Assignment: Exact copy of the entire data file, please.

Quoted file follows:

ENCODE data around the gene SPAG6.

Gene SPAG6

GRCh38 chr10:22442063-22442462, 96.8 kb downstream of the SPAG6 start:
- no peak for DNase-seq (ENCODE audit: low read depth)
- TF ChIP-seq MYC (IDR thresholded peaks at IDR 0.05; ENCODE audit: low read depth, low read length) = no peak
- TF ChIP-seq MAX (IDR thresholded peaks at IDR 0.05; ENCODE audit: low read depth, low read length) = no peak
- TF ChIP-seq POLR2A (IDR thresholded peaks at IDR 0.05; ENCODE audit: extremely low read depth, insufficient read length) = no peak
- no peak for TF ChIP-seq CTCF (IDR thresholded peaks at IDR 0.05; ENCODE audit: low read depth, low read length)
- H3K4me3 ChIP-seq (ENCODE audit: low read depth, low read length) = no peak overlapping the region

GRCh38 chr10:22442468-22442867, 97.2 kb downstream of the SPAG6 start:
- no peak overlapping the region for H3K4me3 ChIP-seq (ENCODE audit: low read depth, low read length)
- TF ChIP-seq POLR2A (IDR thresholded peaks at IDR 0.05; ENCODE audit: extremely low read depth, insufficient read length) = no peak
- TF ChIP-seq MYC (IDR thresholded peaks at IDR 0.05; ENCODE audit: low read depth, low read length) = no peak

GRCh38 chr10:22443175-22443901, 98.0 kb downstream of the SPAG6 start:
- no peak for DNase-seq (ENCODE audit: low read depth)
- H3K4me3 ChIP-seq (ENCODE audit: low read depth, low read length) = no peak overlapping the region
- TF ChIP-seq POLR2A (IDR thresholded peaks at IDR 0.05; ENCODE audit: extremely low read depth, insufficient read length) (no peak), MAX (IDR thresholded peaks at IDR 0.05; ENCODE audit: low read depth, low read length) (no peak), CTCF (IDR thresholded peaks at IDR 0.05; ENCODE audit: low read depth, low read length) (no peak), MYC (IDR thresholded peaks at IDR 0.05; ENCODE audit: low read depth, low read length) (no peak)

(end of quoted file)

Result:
ENCODE data around the gene SPAG6.

Gene SPAG6

GRCh38 chr10:22442063-22442462, 96.8 kb downstream of the SPAG6 start:
- no peak for DNase-seq (ENCODE audit: low read depth)
- TF ChIP-seq MYC (IDR thresholded peaks at IDR 0.05; ENCODE audit: low read depth, low read length) = no peak
- TF ChIP-seq MAX (IDR thresholded peaks at IDR 0.05; ENCODE audit: low read depth, low read length) = no peak
- TF ChIP-seq POLR2A (IDR thresholded peaks at IDR 0.05; ENCODE audit: extremely low read depth, insufficient read length) = no peak
- no peak for TF ChIP-seq CTCF (IDR thresholded peaks at IDR 0.05; ENCODE audit: low read depth, low read length)
- H3K4me3 ChIP-seq (ENCODE audit: low read depth, low read length) = no peak overlapping the region

GRCh38 chr10:22442468-22442867, 97.2 kb downstream of the SPAG6 start:
- no peak overlapping the region for H3K4me3 ChIP-seq (ENCODE audit: low read depth, low read length)
- TF ChIP-seq POLR2A (IDR thresholded peaks at IDR 0.05; ENCODE audit: extremely low read depth, insufficient read length) = no peak
- TF ChIP-seq MYC (IDR thresholded peaks at IDR 0.05; ENCODE audit: low read depth, low read length) = no peak

GRCh38 chr10:22443175-22443901, 98.0 kb downstream of the SPAG6 start:
- no peak for DNase-seq (ENCODE audit: low read depth)
- H3K4me3 ChIP-seq (ENCODE audit: low read depth, low read length) = no peak overlapping the region
- TF ChIP-seq POLR2A (IDR thresholded peaks at IDR 0.05; ENCODE audit: extremely low read depth, insufficient read length) (no peak), MAX (IDR thresholded peaks at IDR 0.05; ENCODE audit: low read depth, low read length) (no peak), CTCF (IDR thresholded peaks at IDR 0.05; ENCODE audit: low read depth, low read length) (no peak), MYC (IDR thresholded peaks at IDR 0.05; ENCODE audit: low read depth, low read length) (no peak)